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Irish Author Roddy Doyle On Connecting Over A Pint, At Pubs And Over Zoom

Pints of freshly poured Guinness, poured from the back of the Hatfield House pub's converted delivery van, sit on the pavement before being collected by customers, after being delivered, to a customers' front door, in Belfast, Northern Ireland.
Pints of freshly poured Guinness, poured from the back of the Hatfield House pub's converted delivery van, sit on the pavement before being collected by customers, after being delivered, to a customers' front door, in Belfast, Northern Ireland.

For decades, Roddy Doyle’s work has been in a field of its own — mostly an Irish one.

He’s the Booker Prize-winning author of “Paddy Clarke Ha Ha Ha.”

His latest novel, “Love,” is about two old friends having a pint of Guinness in a pub — a centerpiece of Irish life that’s become a relic during the coronavirus pandemic.

From  The New York Times:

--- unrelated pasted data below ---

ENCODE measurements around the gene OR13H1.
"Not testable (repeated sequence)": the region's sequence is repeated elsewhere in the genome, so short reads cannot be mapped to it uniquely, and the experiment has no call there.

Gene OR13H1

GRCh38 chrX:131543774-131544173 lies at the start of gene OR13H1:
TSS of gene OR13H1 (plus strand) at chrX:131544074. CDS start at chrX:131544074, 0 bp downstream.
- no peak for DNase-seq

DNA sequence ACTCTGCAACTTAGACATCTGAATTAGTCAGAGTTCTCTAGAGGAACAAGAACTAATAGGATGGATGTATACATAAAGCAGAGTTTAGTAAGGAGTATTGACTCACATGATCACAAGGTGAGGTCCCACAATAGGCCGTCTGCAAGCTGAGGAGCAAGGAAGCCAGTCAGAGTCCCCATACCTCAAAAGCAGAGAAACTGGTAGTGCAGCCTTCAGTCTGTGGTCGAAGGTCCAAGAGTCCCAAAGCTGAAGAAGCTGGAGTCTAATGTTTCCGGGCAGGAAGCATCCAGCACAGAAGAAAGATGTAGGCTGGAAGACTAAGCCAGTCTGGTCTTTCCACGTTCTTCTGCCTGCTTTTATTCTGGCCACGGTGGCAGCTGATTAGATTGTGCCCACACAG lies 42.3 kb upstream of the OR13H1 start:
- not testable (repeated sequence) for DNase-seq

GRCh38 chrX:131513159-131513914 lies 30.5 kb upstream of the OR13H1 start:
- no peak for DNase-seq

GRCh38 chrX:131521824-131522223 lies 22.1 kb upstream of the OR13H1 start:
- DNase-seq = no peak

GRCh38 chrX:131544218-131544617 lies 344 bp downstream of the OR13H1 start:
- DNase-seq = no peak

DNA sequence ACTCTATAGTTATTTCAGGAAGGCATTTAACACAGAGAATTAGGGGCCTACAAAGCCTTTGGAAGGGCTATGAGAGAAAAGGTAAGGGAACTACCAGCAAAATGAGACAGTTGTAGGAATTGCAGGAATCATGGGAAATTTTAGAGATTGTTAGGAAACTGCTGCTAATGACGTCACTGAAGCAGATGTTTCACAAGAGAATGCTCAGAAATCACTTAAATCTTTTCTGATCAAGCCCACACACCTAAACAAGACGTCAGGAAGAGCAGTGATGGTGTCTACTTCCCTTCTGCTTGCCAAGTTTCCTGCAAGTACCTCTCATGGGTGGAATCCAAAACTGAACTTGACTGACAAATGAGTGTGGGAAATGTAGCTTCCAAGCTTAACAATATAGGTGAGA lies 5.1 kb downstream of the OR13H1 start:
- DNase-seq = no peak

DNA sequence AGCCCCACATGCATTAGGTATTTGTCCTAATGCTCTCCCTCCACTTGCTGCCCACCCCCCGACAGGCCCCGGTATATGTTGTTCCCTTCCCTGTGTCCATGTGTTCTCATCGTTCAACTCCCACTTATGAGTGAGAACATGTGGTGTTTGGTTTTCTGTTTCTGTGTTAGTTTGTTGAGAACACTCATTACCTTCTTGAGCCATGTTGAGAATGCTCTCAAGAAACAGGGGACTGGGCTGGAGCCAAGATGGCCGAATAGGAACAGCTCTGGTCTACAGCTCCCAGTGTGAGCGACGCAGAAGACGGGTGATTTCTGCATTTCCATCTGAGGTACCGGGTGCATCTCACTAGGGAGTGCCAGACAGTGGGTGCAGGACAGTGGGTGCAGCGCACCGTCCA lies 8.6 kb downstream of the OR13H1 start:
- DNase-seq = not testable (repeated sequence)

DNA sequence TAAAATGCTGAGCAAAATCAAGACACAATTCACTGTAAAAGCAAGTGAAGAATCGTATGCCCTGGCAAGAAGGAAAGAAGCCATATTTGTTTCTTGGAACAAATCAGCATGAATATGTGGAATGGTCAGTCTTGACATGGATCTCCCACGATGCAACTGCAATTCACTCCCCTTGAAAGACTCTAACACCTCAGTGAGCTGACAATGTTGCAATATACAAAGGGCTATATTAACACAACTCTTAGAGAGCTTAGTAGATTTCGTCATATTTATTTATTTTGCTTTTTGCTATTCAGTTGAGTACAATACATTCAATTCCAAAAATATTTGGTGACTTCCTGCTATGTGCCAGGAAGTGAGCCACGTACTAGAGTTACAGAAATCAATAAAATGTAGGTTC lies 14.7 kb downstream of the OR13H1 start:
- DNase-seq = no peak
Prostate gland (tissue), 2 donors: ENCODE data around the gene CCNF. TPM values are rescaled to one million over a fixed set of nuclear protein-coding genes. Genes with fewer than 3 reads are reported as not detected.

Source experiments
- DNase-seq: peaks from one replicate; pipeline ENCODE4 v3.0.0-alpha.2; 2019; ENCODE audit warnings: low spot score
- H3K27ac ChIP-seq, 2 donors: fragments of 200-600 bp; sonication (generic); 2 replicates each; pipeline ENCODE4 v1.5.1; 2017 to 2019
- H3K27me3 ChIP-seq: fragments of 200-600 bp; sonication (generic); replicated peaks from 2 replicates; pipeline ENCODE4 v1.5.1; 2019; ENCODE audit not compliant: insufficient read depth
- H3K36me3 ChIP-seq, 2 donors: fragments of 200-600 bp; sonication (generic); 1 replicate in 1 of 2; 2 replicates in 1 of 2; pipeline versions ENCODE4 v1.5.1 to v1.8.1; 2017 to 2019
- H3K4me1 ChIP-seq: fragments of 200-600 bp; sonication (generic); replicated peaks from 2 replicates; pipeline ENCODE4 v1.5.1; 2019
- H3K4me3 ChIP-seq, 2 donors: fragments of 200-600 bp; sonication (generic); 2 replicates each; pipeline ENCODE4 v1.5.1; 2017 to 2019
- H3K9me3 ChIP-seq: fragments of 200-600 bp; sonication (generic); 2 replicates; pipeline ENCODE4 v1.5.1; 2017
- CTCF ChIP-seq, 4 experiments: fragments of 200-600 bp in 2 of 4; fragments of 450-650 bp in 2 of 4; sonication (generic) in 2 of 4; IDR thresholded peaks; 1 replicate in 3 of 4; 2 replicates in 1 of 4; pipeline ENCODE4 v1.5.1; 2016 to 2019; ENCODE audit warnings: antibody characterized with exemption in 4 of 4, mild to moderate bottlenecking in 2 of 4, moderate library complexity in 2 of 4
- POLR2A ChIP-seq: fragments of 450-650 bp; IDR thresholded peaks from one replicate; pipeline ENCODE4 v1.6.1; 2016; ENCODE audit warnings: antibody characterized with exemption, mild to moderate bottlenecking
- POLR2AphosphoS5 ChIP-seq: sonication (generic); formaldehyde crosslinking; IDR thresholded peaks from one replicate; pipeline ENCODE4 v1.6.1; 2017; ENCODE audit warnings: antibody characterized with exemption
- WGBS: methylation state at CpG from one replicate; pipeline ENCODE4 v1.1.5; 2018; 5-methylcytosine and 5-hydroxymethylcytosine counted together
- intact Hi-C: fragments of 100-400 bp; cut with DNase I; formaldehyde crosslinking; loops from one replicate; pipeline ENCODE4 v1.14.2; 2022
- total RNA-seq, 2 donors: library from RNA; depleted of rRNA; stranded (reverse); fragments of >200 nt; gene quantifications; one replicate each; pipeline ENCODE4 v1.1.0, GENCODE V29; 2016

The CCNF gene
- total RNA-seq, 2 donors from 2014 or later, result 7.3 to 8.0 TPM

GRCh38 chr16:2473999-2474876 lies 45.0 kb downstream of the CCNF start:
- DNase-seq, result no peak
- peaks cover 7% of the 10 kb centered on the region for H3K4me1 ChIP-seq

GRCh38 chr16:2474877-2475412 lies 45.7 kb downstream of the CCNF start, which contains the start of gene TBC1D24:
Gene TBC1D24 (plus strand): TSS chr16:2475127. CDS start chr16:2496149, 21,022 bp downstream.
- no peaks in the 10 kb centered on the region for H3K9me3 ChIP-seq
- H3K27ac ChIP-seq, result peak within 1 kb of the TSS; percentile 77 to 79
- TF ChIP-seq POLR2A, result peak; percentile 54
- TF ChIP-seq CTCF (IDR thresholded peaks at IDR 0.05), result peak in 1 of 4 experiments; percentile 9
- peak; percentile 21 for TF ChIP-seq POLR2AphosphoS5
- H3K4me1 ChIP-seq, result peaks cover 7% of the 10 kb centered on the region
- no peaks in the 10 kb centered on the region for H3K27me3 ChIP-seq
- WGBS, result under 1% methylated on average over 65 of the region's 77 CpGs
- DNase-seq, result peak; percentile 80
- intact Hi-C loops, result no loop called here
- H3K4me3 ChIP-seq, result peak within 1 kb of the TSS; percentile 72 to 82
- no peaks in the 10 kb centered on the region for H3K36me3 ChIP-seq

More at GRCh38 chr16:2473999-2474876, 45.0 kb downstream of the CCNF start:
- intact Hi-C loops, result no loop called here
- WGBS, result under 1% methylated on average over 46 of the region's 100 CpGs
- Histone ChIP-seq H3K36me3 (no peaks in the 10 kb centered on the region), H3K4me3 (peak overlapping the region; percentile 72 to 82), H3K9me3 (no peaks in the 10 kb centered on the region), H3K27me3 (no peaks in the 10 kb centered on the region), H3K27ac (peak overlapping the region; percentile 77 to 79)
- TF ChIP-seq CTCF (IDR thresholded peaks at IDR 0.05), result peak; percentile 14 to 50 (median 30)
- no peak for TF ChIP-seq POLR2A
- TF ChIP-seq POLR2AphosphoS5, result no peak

When I tell you that Roddy Doyle’s new novel, “Love,” is about two 50-ish men talking well-oiled talk in a pub, you’ll say you’ve heard that one before. You haven’t. When I tell you that the novel isn’t so much about what happens, or happened once upon a time, as it is about the mystically inaccurate nature of language, you’ll say you learned that lesson long ago. You didn’t, at least not the way Doyle spins it. When I tell you that in spite of these familiarities, you’ll wind up caring about a bond that seems to rely mainly on words, you’ll say you won’t. You will.

We ask Doyle about three decades of writing novels, life during the pandemic and what Brexit could mean for the relationship between Ireland and Northern Ireland.

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